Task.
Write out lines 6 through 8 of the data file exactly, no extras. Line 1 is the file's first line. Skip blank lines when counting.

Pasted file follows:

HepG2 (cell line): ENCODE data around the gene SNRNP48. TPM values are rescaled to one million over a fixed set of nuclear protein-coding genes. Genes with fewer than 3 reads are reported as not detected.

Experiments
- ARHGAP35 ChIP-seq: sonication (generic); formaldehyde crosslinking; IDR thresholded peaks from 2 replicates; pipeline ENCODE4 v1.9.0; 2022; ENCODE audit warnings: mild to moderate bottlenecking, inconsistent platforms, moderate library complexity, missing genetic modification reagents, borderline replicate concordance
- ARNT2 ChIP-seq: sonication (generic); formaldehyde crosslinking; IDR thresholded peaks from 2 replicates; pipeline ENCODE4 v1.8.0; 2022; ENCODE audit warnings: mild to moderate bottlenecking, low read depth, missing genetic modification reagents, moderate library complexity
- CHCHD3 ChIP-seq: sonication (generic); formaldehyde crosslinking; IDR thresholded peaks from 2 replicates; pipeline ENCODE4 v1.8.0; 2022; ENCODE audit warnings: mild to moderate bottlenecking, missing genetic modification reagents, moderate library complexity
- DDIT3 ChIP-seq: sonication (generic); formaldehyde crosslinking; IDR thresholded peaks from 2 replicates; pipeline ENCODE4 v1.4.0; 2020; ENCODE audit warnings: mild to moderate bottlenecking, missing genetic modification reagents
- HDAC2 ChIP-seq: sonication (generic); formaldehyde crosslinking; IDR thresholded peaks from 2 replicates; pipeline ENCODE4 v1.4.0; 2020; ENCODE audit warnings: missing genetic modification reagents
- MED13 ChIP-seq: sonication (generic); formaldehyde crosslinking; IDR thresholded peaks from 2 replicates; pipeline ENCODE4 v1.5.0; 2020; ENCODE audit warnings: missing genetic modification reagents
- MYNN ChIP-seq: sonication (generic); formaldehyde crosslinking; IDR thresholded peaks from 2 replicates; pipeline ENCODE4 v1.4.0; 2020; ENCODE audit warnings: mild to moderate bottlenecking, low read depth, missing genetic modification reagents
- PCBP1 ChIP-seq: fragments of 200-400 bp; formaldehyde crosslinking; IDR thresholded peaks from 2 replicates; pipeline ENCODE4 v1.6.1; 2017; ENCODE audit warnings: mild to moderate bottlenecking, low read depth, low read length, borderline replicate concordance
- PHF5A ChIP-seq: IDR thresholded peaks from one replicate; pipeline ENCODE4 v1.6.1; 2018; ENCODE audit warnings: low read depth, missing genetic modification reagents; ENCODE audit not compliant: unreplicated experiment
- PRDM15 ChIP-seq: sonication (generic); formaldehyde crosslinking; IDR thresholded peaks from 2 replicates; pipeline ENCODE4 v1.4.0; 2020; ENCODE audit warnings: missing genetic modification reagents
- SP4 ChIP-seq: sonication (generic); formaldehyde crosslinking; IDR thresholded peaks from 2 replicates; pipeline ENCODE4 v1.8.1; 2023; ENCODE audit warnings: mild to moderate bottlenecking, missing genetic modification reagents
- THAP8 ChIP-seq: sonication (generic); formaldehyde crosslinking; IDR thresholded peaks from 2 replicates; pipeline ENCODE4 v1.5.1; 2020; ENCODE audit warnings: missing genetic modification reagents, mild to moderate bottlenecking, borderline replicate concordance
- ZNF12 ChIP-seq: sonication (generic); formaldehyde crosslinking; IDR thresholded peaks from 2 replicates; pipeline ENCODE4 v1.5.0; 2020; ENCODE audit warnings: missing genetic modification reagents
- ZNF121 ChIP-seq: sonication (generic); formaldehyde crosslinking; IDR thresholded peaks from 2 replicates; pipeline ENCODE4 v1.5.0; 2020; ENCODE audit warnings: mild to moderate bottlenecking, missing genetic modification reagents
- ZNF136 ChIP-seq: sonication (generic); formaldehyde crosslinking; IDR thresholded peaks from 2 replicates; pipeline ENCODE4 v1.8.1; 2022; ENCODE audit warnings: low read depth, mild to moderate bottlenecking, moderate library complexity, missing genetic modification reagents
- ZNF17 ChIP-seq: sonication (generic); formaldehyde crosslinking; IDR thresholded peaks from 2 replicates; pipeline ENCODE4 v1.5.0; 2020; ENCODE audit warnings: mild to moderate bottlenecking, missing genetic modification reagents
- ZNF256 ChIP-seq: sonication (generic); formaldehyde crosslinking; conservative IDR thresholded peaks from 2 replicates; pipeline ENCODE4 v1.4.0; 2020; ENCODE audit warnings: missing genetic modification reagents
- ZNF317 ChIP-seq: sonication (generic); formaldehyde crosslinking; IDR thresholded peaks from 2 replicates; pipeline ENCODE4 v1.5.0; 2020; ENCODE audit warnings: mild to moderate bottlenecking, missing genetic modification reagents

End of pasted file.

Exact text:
- DDIT3 ChIP-seq: sonication (generic); formaldehyde crosslinking; IDR thresholded peaks from 2 replicates; pipeline ENCODE4 v1.4.0; 2020; ENCODE audit warnings: mild to moderate bottlenecking, missing genetic modification reagents
- HDAC2 ChIP-seq: sonication (generic); formaldehyde crosslinking; IDR thresholded peaks from 2 replicates; pipeline ENCODE4 v1.4.0; 2020; ENCODE audit warnings: missing genetic modification reagents
- MED13 ChIP-seq: sonication (generic); formaldehyde crosslinking; IDR thresholded peaks from 2 replicates; pipeline ENCODE4 v1.5.0; 2020; ENCODE audit warnings: missing genetic modification reagents